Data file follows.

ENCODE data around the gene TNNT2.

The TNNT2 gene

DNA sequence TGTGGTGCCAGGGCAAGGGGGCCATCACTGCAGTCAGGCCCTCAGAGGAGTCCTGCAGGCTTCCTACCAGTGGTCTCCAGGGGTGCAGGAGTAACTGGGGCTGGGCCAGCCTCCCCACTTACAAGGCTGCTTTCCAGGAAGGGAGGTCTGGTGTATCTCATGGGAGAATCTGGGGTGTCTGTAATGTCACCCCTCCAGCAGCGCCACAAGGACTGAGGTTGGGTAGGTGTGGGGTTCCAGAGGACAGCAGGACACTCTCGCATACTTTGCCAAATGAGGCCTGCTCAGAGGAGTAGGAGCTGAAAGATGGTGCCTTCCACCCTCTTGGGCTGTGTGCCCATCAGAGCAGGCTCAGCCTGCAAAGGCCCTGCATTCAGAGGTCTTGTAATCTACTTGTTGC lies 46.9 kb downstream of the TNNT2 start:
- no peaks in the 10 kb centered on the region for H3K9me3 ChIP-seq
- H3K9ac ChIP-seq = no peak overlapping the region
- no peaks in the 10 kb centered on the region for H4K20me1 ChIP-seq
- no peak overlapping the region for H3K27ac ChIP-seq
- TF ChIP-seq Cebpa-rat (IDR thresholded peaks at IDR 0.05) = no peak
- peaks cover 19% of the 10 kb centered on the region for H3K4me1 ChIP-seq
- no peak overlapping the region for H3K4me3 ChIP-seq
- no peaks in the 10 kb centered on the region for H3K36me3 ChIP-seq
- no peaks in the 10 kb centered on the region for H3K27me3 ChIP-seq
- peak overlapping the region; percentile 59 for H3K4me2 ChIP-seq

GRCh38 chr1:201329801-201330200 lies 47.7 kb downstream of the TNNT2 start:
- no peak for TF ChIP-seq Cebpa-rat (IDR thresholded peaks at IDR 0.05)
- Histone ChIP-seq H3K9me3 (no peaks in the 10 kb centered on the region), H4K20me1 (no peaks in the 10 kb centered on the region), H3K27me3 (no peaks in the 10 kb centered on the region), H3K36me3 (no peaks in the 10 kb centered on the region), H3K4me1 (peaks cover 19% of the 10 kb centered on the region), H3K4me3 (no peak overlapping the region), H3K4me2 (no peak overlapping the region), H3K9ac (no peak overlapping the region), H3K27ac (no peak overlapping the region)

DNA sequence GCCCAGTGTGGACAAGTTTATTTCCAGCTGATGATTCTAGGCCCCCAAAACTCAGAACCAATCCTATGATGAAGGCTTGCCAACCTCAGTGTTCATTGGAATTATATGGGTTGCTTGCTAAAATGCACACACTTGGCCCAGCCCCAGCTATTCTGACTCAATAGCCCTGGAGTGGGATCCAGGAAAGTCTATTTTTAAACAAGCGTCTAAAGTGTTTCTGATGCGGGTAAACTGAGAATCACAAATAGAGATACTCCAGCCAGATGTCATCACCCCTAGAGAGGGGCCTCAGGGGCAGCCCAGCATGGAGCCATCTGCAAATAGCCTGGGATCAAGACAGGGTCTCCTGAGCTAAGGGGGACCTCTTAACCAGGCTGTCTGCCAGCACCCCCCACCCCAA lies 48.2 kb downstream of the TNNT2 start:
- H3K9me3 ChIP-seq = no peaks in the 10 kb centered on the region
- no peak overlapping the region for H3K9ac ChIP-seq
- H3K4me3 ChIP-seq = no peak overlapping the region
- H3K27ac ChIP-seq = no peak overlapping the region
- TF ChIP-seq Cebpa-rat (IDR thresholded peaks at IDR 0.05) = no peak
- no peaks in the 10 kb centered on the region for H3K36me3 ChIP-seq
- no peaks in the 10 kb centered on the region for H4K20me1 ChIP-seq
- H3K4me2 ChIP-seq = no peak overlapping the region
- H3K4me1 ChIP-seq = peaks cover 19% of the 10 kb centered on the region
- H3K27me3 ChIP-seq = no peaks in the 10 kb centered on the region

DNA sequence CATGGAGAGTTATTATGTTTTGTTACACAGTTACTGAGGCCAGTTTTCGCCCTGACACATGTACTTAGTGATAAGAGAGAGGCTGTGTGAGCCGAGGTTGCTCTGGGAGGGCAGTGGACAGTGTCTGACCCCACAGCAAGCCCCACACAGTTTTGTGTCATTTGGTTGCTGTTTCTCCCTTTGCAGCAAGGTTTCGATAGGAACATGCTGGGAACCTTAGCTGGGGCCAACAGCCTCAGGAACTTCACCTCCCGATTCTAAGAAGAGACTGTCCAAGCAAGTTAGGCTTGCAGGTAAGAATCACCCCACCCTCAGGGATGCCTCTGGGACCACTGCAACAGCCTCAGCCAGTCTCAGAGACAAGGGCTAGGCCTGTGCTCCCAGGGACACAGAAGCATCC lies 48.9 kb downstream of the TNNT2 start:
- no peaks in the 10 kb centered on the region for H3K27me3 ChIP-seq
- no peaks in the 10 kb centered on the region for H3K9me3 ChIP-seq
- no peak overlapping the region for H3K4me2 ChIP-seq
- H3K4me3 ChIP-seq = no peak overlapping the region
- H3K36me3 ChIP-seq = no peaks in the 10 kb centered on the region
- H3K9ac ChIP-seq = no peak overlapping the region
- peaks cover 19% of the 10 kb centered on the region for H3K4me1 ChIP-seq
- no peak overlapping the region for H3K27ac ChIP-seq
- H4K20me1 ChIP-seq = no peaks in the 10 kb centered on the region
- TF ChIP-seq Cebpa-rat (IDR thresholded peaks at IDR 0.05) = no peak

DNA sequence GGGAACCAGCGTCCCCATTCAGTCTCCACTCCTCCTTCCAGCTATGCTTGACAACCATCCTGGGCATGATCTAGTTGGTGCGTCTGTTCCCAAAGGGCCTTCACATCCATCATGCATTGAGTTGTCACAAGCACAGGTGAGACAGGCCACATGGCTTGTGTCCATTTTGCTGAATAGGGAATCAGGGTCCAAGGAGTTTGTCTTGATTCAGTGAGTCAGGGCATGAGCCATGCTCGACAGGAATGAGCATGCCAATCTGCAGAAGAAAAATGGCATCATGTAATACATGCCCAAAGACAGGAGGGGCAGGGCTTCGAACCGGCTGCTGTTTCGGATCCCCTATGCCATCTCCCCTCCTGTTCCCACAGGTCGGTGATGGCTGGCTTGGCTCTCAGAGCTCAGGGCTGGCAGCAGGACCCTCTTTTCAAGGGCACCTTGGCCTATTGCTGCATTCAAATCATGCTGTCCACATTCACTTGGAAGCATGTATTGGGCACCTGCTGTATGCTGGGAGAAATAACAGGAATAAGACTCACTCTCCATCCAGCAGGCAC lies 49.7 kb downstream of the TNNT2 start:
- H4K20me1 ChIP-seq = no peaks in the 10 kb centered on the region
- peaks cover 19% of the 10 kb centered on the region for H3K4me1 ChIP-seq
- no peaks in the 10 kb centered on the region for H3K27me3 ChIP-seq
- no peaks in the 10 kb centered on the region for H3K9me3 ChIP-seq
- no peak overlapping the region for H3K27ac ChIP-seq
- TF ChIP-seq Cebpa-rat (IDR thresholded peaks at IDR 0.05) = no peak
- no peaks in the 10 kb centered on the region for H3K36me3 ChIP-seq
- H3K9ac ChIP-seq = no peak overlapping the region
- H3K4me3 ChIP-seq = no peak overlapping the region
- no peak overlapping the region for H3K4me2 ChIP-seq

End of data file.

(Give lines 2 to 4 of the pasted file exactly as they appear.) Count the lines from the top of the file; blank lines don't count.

The TNNT2 gene

DNA sequence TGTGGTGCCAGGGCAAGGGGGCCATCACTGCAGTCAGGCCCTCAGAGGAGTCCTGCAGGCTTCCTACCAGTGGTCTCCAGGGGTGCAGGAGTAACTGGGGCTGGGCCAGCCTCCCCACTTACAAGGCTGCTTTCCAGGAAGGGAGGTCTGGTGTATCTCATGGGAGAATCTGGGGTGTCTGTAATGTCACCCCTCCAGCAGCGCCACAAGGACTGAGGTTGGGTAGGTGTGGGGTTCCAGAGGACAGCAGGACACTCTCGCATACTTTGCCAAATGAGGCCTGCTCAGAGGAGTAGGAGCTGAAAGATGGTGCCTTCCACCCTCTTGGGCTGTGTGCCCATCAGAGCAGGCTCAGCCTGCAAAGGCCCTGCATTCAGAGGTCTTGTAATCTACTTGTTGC lies 46.9 kb downstream of the TNNT2 start:
- no peaks in the 10 kb centered on the region for H3K9me3 ChIP-seq